Once again the nation mourns.
What once was the unthinkable has sadly become another tragedy.
Churches, local officials and others in our community are gathering for memorials.
The bombing at the Boston Marathon Monday is another senseless act of violence.
Boston joins Sandy Hook, Columbine, Aurora, Centennial Park, Oklahoma City, Virginia Tech and 911 as reminders we are no longer immune from a violent world.
Whether international terrorism, domestic terrorism or some random act of violence, it is a sad and stark reality that lives are lost, our sense of security is lost — innocence is lost — again.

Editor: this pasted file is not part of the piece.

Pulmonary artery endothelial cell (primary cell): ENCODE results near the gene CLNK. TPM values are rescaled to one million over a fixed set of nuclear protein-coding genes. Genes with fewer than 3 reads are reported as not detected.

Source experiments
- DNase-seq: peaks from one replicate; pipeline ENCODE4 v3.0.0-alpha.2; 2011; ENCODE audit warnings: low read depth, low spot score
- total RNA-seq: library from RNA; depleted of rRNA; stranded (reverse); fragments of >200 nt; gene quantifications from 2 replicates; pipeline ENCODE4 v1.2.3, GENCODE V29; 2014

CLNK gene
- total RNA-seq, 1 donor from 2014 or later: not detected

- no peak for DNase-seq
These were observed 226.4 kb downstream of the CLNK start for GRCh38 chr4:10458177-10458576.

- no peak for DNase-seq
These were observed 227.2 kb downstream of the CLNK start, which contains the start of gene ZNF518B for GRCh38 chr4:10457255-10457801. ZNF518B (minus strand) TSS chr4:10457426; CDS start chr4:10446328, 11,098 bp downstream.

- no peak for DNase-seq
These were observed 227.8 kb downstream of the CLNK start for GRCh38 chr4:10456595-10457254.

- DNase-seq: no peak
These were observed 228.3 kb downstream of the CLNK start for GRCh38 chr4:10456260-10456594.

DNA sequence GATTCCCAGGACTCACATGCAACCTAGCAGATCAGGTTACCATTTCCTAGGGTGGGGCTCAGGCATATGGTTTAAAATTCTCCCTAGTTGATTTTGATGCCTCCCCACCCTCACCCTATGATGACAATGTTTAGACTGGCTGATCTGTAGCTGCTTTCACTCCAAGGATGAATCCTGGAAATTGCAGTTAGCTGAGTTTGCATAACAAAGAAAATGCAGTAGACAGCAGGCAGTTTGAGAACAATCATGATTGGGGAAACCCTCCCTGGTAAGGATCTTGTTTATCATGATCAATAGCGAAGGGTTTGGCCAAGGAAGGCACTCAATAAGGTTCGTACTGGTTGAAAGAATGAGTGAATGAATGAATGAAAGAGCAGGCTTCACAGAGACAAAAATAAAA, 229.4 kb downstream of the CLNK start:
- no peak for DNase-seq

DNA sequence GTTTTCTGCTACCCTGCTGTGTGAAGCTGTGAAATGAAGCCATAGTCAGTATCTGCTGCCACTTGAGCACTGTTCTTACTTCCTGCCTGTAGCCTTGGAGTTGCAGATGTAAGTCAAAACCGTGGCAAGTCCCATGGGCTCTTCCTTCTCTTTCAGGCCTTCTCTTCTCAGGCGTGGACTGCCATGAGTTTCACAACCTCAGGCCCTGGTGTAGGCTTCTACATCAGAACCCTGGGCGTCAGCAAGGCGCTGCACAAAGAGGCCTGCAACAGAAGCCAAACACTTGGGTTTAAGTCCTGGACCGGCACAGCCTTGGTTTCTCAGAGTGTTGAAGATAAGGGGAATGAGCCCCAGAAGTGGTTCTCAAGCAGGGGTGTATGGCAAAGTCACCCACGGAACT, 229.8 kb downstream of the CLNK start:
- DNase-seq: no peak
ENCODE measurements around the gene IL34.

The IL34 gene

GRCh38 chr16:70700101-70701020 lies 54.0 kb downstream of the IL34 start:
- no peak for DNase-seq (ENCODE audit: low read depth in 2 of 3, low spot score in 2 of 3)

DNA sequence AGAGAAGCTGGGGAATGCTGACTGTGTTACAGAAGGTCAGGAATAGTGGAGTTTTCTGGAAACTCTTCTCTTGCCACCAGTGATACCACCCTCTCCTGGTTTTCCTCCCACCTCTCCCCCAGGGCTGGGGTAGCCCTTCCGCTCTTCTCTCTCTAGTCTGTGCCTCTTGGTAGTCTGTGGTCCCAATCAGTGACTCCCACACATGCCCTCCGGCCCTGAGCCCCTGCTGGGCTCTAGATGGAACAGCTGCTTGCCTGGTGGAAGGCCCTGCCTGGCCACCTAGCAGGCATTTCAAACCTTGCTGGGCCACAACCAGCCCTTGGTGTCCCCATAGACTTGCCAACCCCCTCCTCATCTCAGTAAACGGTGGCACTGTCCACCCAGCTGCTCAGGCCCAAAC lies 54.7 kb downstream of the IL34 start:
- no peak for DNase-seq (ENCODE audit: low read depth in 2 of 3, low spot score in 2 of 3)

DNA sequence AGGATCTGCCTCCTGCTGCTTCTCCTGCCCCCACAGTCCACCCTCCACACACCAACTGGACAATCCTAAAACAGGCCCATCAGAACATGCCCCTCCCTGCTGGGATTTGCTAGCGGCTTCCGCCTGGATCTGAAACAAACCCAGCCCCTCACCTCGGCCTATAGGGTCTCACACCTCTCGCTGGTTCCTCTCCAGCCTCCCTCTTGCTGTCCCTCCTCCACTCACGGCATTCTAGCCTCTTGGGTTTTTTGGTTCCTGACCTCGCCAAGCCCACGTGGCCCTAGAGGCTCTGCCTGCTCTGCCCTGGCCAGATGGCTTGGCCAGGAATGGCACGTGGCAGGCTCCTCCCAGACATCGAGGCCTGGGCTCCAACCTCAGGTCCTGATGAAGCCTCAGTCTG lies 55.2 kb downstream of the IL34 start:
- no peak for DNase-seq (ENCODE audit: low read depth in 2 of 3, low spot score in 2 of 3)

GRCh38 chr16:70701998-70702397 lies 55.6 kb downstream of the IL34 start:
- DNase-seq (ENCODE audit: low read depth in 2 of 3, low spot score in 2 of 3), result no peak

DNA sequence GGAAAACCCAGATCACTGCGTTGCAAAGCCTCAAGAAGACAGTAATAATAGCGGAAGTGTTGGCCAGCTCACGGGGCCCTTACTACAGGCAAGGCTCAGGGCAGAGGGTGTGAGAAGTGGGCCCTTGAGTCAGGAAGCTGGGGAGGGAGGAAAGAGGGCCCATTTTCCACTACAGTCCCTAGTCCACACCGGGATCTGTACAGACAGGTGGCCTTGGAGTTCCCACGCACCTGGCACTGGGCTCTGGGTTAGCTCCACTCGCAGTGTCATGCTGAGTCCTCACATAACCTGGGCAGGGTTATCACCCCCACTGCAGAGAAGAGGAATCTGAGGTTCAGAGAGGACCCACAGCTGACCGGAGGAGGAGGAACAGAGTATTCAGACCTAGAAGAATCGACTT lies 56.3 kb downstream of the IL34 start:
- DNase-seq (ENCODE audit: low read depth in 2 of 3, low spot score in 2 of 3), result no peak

Our thoughts, our hearts and our prayers go out to those whose family and friends have died or been seriously injured.
While Boston, New York or Washington D.C. may seem far away, we should never think for a moment it cannot happen here.
We cannot live our lives in dread fear.
We cannot simply stop living our lives and doing those things we find either necessary or enjoyable.
But, we must accept the reality of senseless tragedy and live each day in a way that is compatible with our beliefs and in a way we would want others to see or to remember us.
As we pause for moments of reflection and introspection, these things also make us think once again about the debt of a gratitude we all owe to public safety personnel, first responders and those who serve and protect us to the best of their ability each day.
— Editor Jim Zachary